[Davies, Sir John]. A Discoverie of the True Causes Why Ireland Was Never Entirely Subdued, Nor Brought Under Obedience of the Crowne of England, Untill the Beginning of His Majesties Happie Raigne. London: [W. Jaggard] for John Jaggard, 1612. First Edition. 8vo. Full Calf. Good+. , 1-186, 189-287pp, ,
Later full calf, raised bands, spine in six panels, title label to second panel, remaining panels with central lozenge shaped tool in gilt, covers with double fillet gilt border.
Recently rebacked to style. Minor rubbing to extremities. Text block slightly cropped at head. Internally some minor browning and staining, but generally fairly bright.
Lacks A1, which is blank apart from the signature letter ‘A’ to foot, small flaw to title catching fore-edge, with an ink number ‘3’ to title, the head of G1 has ’35 comes after 50′ in ink (a legacy of signature G being bound before F – now rectified), the final page is blank (sometimes found with errata).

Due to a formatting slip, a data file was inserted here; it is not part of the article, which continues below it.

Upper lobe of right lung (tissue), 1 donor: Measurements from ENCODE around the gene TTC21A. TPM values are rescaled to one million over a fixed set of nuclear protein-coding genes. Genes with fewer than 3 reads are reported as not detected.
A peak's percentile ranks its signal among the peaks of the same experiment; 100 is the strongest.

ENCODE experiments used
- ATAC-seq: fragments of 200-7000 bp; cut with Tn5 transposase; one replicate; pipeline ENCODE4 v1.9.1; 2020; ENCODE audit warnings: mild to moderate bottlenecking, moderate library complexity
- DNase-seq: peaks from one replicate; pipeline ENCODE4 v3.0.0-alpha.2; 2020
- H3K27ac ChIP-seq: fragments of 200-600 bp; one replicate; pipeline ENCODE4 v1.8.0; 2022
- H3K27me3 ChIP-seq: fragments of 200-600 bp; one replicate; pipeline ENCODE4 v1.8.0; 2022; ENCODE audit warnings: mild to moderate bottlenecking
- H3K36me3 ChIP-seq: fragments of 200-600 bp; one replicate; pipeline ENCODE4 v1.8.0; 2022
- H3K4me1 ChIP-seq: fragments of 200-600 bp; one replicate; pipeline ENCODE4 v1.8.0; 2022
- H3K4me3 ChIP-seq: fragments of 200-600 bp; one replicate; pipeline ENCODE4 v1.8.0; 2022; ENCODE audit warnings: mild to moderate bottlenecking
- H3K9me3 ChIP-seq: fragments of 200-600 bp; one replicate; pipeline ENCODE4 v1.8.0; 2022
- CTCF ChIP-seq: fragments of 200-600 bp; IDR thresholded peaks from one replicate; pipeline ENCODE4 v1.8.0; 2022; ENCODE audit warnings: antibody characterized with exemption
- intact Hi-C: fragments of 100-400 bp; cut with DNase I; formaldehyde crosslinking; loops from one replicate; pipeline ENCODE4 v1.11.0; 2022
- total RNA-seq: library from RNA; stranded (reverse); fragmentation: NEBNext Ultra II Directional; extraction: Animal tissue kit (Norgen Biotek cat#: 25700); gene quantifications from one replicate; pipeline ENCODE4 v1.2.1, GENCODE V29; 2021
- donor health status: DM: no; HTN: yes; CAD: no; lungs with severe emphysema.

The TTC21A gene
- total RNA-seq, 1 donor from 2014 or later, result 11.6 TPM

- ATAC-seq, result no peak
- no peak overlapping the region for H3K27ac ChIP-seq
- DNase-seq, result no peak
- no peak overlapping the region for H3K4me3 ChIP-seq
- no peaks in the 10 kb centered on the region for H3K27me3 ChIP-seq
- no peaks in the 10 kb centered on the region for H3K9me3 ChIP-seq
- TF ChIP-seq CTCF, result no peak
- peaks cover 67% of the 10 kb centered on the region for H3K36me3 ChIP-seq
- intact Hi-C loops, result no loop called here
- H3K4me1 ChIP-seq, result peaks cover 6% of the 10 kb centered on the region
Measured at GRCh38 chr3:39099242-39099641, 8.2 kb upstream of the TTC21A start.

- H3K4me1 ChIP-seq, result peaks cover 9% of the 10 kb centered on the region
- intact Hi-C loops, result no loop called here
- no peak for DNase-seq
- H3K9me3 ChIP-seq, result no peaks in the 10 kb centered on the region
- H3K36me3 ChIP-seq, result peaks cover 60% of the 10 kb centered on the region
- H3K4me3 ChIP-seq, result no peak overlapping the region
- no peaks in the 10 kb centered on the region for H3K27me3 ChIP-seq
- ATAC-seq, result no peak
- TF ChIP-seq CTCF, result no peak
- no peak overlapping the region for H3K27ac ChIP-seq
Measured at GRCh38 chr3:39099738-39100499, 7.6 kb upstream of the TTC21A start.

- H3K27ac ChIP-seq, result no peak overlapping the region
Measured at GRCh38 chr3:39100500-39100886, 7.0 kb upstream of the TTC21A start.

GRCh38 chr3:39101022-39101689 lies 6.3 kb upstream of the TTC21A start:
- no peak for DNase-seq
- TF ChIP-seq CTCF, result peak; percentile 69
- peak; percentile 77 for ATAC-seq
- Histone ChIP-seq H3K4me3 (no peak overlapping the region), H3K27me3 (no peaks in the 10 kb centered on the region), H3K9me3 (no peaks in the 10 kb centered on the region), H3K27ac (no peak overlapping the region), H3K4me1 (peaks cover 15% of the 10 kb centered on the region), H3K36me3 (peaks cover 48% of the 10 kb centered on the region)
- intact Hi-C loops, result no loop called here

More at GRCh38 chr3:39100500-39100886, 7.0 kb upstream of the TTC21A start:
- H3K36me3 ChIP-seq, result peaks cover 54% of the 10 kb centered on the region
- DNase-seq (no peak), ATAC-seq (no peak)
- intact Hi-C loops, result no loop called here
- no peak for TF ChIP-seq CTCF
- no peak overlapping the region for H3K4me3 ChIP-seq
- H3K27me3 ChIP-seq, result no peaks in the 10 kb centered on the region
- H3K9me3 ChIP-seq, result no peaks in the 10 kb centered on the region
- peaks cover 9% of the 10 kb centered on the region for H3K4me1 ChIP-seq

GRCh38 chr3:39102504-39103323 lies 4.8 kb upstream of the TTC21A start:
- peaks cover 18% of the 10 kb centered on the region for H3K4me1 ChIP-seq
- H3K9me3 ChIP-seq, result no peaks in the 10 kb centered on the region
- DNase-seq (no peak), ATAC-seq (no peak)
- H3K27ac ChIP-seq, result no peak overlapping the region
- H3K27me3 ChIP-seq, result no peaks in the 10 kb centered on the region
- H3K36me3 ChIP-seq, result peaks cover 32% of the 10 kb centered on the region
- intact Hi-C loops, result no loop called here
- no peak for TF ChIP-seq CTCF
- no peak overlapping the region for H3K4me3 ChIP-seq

Sir John Davies, “firmly believed that the successful government of Ireland could not be achieved through military conquest alone, but depended instead on laying the legal foundations for a civil society … From 1606 he was busy with the management of the work deriving from the establishment of the commissions for defective titles and the implementation of arrangements for the surrender and regrant of lands by tenants of the crown. This was a crucial element in his long-standing campaign to entrench the full-scale operation of property law in Ireland as the bulwark of English rule, and was designed specifically to undermine and finally to abolish Gaelic para-legal forms of land tenure and inheritance which were much more fluid, based on kinship and the sept, and the tribal allegiances underpinning them … Davies was long absorbed in the establishment of the new plantation … In all he obtained 5500 acres … In 1612 he published his ‘Discoverie of the True Causes Why Ireland was Never Entirely Subdued nor brought under obedience of the crown of England until his Majesties Happie Reigne’, which argued for the full establishment of a system of law based on land rather than blood” (ODNB) It was this use of the law which apparently brought Ireland “back within the fold of civilization” (Oxford History of the Irish Book, Volume III, page 254). Sweeney notes that it is a “superb analysis in which Davies points out the various problems which had delayed the conquest”.
Sweeney, Ireland and the Printed Word‘ 1320